“Sweat is fat crying!”
“You got to train balls to the wall!”
All these statements are well intentioned. YES, you do have to train hard to make progress, but not so it leads to injury, pain and eventually, a total lack of progress.
With achieving a result with training, we need to be aware of our own bodies unique needs for recovery and regeneration. There is nothing that brings the same type of satisfaction as hitting new PR, finishing a WOD in a record time, losing some more stubborn bodyfat or having an old workout that formerly destroyed us, become easy.
We get it. It’s fun, its motivating and it brings an intrinsic pleasure to exercise. What if though, we could maintain this cycle of constant improvement, but over a longer time period?
What if every leg workout did make us walk funny and we still got stronger and leaner? What if we didn’t have to exhaust our willpower each and every week resisting foods we shouldn’t eat because we have to stick to our 1460 calories a day or grow fat dammit! Today we are going to explore the concepts of deloading your training and diet breaks, two of the keys for achieving long term results First, lets investigate the terms over-reaching and over-training and what they mean to us.
Many people will claim they are over-trained if they have a workout over 45 minutes due to stress hormones. Other people will claim there is no such thing as overtraining, just under recovery. Where is the truth in these statements?
As always, the truth is somewhere in the middle. For the majority of people, who are looking to lose fat, build some muscle and look better, overtraining isn’t really a concept that they need to be concerned with. If you are a professional athlete, or someone looking to break into the upper echelons of physique or strength sports, then it is a very real cause for concern.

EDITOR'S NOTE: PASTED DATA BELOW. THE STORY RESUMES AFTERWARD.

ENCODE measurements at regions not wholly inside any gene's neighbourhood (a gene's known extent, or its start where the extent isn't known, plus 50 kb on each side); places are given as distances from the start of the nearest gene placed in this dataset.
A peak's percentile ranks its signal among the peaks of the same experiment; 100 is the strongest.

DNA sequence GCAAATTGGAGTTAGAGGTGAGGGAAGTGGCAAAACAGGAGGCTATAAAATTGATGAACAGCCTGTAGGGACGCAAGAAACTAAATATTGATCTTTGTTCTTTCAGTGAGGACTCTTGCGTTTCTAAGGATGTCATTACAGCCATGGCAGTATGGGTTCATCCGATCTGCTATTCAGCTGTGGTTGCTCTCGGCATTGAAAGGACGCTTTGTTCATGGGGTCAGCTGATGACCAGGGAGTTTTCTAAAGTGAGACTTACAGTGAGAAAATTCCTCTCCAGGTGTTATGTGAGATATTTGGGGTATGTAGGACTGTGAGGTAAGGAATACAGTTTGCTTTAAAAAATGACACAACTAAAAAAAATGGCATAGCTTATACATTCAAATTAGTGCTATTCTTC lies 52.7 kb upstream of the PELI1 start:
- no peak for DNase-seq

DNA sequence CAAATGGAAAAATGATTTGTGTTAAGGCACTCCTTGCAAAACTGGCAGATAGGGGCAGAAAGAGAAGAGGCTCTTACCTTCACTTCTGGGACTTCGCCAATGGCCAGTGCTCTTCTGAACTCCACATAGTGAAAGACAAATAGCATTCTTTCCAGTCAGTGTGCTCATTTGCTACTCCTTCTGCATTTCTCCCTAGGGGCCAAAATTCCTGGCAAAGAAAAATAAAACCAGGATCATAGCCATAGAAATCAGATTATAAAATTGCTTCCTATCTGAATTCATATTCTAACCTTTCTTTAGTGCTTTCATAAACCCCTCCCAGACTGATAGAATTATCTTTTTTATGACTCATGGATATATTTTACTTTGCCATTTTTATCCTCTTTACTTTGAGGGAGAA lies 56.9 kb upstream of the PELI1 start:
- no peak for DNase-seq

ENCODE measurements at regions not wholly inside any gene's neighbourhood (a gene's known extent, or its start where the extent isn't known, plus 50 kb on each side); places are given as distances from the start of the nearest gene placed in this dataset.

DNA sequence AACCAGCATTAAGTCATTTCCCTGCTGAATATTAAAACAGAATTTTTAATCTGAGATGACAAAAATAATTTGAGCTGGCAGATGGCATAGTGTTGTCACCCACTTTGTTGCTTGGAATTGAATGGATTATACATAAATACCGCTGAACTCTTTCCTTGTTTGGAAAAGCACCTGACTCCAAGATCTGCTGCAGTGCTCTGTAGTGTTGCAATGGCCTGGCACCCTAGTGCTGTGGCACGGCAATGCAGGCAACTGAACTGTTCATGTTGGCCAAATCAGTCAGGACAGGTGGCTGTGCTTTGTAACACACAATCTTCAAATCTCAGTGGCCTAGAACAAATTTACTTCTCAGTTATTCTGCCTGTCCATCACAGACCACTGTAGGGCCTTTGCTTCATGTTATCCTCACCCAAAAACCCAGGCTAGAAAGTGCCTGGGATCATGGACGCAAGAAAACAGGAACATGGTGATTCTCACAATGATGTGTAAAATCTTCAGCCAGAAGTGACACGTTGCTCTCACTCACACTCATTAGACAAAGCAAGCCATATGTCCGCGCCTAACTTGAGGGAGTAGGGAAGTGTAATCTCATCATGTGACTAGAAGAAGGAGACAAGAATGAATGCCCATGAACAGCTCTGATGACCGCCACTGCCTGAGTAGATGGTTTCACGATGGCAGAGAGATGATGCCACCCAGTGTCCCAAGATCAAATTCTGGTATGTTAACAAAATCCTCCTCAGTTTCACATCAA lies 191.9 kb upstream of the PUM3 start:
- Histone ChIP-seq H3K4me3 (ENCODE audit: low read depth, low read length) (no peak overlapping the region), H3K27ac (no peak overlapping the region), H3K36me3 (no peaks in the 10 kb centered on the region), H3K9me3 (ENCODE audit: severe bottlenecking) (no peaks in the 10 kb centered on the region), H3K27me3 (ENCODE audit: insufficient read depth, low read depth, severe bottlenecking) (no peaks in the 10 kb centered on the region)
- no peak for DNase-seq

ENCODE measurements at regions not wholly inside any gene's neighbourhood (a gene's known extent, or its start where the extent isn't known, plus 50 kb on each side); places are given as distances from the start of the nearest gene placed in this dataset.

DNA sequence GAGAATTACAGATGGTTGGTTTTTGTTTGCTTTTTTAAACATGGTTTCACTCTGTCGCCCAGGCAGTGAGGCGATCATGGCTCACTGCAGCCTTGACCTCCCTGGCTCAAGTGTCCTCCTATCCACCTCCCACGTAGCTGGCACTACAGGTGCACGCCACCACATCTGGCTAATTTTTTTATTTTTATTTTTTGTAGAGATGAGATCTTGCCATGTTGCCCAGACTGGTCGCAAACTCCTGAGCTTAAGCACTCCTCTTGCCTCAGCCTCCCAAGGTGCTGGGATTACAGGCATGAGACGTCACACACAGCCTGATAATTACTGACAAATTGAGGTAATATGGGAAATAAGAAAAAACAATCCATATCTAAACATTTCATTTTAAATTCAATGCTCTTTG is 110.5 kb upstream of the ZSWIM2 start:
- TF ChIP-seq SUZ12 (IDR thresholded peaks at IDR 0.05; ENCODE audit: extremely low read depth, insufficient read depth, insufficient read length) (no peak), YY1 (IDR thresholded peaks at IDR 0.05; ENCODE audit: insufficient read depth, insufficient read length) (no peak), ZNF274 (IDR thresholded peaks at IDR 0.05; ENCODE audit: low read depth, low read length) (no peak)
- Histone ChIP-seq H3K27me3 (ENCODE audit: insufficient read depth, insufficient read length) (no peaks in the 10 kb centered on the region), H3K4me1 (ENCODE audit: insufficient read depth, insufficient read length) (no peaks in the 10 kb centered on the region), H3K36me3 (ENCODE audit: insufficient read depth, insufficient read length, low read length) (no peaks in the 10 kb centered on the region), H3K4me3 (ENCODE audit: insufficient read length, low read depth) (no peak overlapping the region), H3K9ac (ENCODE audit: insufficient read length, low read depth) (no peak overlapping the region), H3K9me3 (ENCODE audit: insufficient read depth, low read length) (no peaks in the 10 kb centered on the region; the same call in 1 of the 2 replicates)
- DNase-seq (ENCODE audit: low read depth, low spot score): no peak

If you are training 3-4 times per week and aren’t recovering from workouts properly then it is more a case of under-recovery. The best strategies for that are listed below and we also suggest you read the following articles so you optimise what we have found are most peoples limiting factors.
Over Reaching is another matter entirely. What it essentially boils down to is Over Reaching being a period of training where you push yourself into a fatigued state. The objective here is to reach near breaking point and then back off from training so hard so that the body can supercompensate and recover at a faster level. This is something all athletes do before a competition so they can reach a higher level of performance. We can also use it in your training to build more muscle, burn more fat and get stronger!
What is a Deload?
The simplest way to explain a Deload is that it is a planned week of recovery from training. It usually consists of shorter workouts, less sets and more rest than a normal training week. Here are some benefits of Deload weeks:
- Consolidation of Stressors – Training is a stress that our body has to adapt to. We only have a finite ability to adapt to stressors and when we are training hard, eating a caloric deficit, working a stressful job and trying to maintain some semblance of a lifestyle, these are all things we have to adapt to. Having a lighter training week can allow your body to recover from training and lead to greater output and work capacity over the upcoming weeks.
- Improved Immune Health – Training taxes the immune system, particularly if you are training with intensity and purpose.
- Better joint health – Healthy joints mean productive training. Giving your joints a break and some rest means the next cycle you can train with more intensity
How to Deload
There are a few common ways to effectively implement a deload. Here are some of the ones we use most often at DC Health Performance